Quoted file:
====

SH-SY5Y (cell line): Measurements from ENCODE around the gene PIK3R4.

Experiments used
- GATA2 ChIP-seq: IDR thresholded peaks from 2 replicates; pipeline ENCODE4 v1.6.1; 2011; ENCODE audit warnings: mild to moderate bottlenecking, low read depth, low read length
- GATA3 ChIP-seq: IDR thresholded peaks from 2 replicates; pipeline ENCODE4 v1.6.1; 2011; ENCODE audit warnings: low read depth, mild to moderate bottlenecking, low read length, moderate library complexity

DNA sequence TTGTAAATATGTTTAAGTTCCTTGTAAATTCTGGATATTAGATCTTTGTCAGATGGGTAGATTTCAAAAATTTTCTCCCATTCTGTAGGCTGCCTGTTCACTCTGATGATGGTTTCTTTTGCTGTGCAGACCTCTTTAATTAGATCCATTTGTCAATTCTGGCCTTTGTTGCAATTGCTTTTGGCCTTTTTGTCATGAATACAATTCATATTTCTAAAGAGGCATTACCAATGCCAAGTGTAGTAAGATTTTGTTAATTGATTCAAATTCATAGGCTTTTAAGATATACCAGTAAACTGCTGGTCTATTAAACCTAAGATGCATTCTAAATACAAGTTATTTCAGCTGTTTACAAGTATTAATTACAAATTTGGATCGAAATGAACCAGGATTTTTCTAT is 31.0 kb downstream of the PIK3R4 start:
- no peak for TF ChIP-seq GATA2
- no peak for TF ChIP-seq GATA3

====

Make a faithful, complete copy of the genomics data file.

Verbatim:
SH-SY5Y (cell line): Measurements from ENCODE around the gene PIK3R4.

Experiments used
- GATA2 ChIP-seq: IDR thresholded peaks from 2 replicates; pipeline ENCODE4 v1.6.1; 2011; ENCODE audit warnings: mild to moderate bottlenecking, low read depth, low read length
- GATA3 ChIP-seq: IDR thresholded peaks from 2 replicates; pipeline ENCODE4 v1.6.1; 2011; ENCODE audit warnings: low read depth, mild to moderate bottlenecking, low read length, moderate library complexity

DNA sequence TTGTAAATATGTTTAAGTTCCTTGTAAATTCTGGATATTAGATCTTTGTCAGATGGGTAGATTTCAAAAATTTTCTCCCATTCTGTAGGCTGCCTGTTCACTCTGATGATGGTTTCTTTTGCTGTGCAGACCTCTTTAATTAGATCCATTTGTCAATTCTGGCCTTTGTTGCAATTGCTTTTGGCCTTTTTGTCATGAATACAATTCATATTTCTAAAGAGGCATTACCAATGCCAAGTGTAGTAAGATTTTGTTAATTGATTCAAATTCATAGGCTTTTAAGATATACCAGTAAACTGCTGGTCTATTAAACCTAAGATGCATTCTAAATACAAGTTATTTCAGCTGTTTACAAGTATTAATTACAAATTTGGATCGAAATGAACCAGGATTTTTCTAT is 31.0 kb downstream of the PIK3R4 start:
- no peak for TF ChIP-seq GATA2
- no peak for TF ChIP-seq GATA3